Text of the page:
SOUTH PORTLAND — The City Council on Monday unanimously approved a more than 10-year extension to a tax break for Fairchild Semiconductor.
The move comes during a time of flux for the city’s semiconductor industry, which employees about 2,000 people.
Last week, Fairchild announced it changed the designation of its corporate headquarters from South Portland to Silicon Valley in California. Although the redesignation is not expected to affect local jobs, the company previously announced the layoff of 120 workers.
And just this week, National Semiconductor announced it is being purchased by Texas Instruments for $6.5 billion. The Santa Clara, Calif.-based company said the sale should have no impact on employment in South Portland.
Fairchild representatives first met with the City Council in February to ask for an extension for the tax break that is set to expire in July. The groups then went into an executive session to discuss proprietary information.
The city had previously renewed the Fairchild Tax Increment Financing District with the state. But instead of sharing with the company the tax revenue the district sheltered from the state, the city hoped to keep more of that money for projects eligible under state guidelines.
Fairchild, which has had the tax break since 1995, has received between $180,000 and $500,000 in recent years through the arrangement.
City Manager Jim Gailey said the amendment would split TIF revenues evenly between the city and company through 2024.
In a memo to the council, Gailey said the Fairchild TIF generated nearly $360,000.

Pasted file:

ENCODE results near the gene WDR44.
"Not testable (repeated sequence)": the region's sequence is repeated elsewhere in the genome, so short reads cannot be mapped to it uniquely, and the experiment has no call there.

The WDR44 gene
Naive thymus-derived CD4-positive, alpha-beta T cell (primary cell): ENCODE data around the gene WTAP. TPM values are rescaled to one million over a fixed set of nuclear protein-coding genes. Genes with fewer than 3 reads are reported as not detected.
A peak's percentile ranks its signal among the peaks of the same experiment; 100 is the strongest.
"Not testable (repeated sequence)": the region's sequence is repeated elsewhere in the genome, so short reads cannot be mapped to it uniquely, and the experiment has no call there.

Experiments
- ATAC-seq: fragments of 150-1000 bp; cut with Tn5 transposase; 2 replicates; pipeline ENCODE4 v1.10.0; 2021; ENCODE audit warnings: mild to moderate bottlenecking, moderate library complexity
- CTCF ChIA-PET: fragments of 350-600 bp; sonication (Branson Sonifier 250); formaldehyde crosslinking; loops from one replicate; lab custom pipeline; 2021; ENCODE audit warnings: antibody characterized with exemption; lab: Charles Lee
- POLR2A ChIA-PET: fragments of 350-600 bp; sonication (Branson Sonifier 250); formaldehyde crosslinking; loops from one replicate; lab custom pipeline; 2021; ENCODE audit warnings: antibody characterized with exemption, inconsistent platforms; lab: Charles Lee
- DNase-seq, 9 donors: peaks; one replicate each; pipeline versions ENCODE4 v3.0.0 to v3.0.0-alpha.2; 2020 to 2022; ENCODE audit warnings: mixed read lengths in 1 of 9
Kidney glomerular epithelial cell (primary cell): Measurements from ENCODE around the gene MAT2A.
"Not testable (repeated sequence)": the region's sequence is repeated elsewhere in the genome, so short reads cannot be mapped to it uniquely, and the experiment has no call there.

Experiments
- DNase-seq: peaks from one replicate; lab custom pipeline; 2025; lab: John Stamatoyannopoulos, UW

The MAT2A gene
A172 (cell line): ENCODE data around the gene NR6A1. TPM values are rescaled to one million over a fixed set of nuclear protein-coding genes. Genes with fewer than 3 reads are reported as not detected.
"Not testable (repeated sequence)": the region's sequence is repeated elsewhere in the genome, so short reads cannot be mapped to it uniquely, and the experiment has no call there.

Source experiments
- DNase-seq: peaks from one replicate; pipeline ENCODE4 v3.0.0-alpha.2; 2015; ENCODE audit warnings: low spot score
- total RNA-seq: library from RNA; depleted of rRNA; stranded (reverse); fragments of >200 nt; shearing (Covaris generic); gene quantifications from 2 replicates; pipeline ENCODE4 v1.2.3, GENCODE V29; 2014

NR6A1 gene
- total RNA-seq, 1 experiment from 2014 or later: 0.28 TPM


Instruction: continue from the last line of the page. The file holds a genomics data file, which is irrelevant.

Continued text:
He said the amendment also requires the company to invest an average of $12 million a year every three years in its South Portland factory. Previously, the company was required to invest $10 million a year.
Councilors applauded the changes on Monday night.
Councilor Tom Coward said the tax break will help keep the company competitive in the global market and a major taxpayer in the city.
Councilor Patti Smith said the new flexibility of the investment requirements would help the company.
Benny Chang, Fairchild’s vice president of analog technology development and managing director of Maine manufacturing, said in a statement Tuesday that the tax break will encourage the company to continue investing in South Portland.
“Fairchild is currently the third highest tax contributor to the city and we expect this to remain unchanged, even with the tax credit,” Chang said. “The positive outcome of this decision will help Fairchild be more competitive and position the site for long-term growth.”
The city’s TIF counsel, Shauna Cook Mueller, said the state still must sign off on the amended agreement.